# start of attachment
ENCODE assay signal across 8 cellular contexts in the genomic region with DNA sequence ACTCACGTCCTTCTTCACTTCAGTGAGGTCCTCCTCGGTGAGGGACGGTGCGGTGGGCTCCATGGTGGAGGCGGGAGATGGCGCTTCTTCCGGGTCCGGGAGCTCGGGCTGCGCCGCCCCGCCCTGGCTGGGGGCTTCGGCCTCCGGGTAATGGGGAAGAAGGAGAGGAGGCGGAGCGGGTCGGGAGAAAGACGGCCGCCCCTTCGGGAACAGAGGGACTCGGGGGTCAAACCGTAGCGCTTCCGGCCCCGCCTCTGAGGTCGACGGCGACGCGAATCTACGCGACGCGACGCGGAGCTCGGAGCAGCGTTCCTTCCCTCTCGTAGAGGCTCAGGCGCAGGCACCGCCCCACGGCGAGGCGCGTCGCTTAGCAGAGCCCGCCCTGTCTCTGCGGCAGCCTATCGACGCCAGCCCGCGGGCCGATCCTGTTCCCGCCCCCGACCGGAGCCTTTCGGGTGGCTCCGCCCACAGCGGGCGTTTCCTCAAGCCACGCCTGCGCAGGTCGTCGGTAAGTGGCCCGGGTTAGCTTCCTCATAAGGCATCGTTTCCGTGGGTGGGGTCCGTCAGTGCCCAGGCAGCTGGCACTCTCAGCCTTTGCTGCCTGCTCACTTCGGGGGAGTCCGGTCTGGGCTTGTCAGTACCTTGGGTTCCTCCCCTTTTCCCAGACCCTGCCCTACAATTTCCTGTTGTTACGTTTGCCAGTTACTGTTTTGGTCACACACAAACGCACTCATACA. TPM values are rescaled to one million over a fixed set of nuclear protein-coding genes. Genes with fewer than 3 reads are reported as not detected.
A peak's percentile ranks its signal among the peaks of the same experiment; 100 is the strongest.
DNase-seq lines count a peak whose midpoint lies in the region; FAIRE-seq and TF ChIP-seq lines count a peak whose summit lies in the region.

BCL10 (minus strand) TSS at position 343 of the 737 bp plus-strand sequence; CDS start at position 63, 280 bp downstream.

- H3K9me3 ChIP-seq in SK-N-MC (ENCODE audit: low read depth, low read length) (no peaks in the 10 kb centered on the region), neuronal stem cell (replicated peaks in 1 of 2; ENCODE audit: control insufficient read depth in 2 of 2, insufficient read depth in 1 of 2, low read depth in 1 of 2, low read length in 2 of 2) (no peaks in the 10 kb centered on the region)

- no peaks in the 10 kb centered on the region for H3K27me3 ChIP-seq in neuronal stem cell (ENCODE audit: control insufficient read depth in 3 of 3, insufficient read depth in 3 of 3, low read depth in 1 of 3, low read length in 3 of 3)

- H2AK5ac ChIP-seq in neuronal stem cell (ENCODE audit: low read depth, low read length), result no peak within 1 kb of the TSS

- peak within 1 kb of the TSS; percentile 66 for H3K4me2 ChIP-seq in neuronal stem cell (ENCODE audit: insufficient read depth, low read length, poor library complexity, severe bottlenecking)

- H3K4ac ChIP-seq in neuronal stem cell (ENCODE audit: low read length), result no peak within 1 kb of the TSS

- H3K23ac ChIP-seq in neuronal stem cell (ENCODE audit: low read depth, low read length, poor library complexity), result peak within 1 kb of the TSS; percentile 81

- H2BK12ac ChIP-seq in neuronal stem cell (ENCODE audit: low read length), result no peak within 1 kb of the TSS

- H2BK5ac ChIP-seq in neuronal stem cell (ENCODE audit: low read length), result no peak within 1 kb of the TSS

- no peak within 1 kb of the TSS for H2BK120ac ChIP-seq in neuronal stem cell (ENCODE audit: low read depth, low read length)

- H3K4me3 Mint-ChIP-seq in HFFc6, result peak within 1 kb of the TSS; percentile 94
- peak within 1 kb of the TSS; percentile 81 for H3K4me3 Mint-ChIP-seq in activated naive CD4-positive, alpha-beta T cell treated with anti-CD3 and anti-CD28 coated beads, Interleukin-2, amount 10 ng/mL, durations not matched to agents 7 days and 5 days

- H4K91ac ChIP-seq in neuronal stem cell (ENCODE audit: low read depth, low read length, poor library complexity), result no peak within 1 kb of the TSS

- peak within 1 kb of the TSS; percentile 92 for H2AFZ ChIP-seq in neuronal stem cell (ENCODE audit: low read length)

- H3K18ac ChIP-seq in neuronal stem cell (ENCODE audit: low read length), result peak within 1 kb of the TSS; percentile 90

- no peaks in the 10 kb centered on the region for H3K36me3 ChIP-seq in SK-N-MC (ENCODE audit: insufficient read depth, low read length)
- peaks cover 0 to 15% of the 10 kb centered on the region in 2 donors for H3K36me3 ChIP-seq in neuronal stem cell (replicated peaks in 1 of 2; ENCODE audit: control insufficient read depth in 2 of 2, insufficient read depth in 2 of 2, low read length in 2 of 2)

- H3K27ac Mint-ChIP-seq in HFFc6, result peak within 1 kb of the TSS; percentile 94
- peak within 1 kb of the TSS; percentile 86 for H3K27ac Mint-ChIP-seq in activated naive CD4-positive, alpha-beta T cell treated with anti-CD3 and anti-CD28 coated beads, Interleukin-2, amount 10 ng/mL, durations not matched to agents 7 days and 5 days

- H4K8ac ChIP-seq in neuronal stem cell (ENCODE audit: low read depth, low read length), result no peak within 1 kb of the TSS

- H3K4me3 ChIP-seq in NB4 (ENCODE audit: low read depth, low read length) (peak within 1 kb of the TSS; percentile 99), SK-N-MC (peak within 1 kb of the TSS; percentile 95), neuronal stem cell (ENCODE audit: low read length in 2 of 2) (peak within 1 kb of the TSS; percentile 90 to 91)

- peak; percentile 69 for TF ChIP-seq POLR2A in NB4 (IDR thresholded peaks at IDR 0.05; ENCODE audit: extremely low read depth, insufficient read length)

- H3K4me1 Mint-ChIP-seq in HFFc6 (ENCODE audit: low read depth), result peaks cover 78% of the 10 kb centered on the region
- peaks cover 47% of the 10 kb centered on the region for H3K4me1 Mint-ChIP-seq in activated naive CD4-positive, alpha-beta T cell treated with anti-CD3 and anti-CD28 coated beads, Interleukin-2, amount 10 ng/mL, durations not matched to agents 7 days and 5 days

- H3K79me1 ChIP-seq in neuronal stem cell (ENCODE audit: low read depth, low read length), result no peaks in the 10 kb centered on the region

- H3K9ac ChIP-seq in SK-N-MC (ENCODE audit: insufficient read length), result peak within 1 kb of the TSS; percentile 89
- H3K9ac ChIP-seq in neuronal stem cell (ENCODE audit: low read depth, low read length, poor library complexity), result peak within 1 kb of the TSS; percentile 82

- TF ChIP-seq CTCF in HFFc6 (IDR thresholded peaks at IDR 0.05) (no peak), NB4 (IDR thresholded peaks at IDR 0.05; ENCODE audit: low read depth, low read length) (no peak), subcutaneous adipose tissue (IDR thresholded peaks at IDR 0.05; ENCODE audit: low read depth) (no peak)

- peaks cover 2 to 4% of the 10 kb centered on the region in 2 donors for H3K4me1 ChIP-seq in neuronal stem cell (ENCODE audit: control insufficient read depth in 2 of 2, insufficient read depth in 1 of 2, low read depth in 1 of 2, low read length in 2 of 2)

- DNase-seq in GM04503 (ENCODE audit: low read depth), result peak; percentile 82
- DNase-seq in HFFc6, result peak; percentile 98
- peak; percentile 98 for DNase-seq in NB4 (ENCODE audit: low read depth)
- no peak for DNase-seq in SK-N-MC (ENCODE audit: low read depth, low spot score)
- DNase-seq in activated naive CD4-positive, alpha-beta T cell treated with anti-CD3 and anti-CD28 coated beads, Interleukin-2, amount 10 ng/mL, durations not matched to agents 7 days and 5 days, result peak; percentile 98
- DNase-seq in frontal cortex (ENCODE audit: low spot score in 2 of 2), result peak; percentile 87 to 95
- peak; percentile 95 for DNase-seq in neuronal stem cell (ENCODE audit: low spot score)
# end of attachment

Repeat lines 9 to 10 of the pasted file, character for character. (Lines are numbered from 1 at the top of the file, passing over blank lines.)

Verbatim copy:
- H3K4ac ChIP-seq in neuronal stem cell (ENCODE audit: low read length), result no peak within 1 kb of the TSS

- H3K23ac ChIP-seq in neuronal stem cell (ENCODE audit: low read depth, low read length, poor library complexity), result peak within 1 kb of the TSS; percentile 81